Sullivan sued Continental Construction under the WDEA in Gallatin County District Court, which granted summary judgment to the company.
“This Court has stressed the importance of the 'right of an employer to exercise discretion' over whom 'it will employ and keep in employment,' ” the court said. “We afford employers the greatest discretion where an employee occupies a 'sensitive' managerial position and exercises 'broad discretion' in his job duties.”
Continental Construction contended that it was especially important for its site manager in Montana to be trustworthy because of the lack of daily oversight from company executives in Florida. The company said it feared that Sullivan's behavior and activities would cause it substantial damage.
The court determined that after investigating Sullivan and finding him to be untrustworthy, the company made what it viewed to be a legitimate business decision by firing him.
“The fact that not every Continental Construction employee complained about Sullivan failed to undermine the validity of Continental Construction's conclusion that Sullivan's continued employment could threaten its future viability in Montana,” the court wrote. “Similarly, the fact that Sullivan apparently treated some employees well does not challenge the validity of the complaints made by other Continental Construction employees.”
Next, Sullivan challenged the district court's use of the interviewers' notes in making its summary judgment ruling. The company admitted that this evidence would have been inadmissible hearsay if it were meant to prove the truth of the allegations of Sullivan's bad behavior.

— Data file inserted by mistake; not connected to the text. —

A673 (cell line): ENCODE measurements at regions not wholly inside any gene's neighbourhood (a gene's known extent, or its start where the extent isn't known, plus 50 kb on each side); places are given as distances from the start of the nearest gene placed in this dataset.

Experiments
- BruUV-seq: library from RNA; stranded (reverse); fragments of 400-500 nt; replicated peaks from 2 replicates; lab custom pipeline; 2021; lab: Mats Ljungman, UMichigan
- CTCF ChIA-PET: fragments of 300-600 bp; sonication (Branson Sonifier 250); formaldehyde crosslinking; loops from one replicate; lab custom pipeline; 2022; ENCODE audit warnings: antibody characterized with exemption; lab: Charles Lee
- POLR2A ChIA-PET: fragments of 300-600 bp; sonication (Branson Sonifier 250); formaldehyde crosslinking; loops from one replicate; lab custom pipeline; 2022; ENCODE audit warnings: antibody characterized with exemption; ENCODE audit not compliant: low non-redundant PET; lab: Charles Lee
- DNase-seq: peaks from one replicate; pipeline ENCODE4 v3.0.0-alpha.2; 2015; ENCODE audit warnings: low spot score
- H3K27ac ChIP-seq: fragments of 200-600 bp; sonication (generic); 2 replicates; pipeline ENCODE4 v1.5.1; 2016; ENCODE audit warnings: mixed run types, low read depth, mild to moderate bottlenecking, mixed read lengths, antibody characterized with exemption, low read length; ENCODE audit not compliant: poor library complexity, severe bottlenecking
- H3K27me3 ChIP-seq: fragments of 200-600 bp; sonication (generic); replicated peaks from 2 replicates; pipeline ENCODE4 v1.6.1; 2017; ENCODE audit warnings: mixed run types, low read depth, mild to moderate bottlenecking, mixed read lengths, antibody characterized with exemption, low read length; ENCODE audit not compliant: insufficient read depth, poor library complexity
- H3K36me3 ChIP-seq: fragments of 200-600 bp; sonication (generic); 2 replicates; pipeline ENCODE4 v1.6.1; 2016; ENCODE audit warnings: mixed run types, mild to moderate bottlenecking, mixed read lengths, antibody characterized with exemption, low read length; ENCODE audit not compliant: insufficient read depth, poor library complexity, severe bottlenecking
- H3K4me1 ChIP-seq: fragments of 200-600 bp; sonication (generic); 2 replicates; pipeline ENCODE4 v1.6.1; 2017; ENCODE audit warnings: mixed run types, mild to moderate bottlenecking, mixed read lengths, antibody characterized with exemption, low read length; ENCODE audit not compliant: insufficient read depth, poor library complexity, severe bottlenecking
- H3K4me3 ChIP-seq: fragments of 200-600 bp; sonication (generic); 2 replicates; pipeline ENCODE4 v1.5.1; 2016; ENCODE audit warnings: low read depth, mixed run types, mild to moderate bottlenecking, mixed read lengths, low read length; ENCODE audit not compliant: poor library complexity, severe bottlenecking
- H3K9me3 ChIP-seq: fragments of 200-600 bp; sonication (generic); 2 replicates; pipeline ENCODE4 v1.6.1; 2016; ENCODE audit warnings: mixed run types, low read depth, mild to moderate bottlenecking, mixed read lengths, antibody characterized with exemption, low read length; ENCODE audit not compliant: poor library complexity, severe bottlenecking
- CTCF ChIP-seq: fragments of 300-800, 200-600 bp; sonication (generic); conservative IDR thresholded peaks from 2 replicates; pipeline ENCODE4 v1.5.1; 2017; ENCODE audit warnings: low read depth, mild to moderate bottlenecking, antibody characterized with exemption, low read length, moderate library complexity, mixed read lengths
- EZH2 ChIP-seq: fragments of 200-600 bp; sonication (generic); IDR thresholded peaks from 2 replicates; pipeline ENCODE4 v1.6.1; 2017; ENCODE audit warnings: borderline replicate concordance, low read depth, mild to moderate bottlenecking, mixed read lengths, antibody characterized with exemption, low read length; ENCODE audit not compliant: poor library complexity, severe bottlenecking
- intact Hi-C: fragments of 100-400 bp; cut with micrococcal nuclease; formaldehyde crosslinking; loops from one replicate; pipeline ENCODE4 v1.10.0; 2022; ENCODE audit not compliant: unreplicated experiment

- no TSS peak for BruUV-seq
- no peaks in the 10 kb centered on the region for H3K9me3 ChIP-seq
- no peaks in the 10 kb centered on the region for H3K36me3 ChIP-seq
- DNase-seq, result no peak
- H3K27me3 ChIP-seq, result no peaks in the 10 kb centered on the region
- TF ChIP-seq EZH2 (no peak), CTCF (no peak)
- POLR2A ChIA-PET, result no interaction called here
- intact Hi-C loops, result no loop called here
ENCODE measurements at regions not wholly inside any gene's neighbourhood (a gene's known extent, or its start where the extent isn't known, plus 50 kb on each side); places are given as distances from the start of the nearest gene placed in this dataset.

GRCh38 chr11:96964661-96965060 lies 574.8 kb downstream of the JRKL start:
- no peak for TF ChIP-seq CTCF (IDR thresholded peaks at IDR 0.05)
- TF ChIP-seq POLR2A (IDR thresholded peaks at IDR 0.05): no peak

The supreme court agreed with the company that the evidence was instead intended to explain the choice to terminate Sullivan. The supreme court then found that under the WDEA, the district court did not need to conduct independent factfinding to gauge the truth of the allegations against him.
However, the court found no guarantee of two warnings in the handbook. It then found that Sullivan's status as a manager and his numerous violations of the handbook gave Continental Construction “more leeway” in deciding whether to issue him warnings or to fire him immediately.
Finally, Sullivan contended that the handbook required the company to provide him with a “fair” and “thorough” hearing before firing him. But the court found that the handbook used the terms “fair” and “through” in guiding the company's treatment of employee complaints about work problems, and not with respect to employee discipline.
Justices Mike McGrath, Michael E. Wheat, Laurie McKinnon, and Beth Baker joined in the opinion.
Todd Shea in Bozeman, Mont., represented Sullivan. Edmond E. Koester of Coleman, Yovanovich & Koester in Naples, Fla., and Dennis P. Clarke of Smith, Walsh, Clarke & Gregoire in Great Falls, Mont., represented Continental Construction.
ByElliott T. Dube
Text of the opinion is available at /uploadedFiles/Content/News/Legal_and_Business/Bloomberg_Law/Legal_Reports/sullivan(1).pdf.
To view additional stories from Bloomberg Law® request a demo now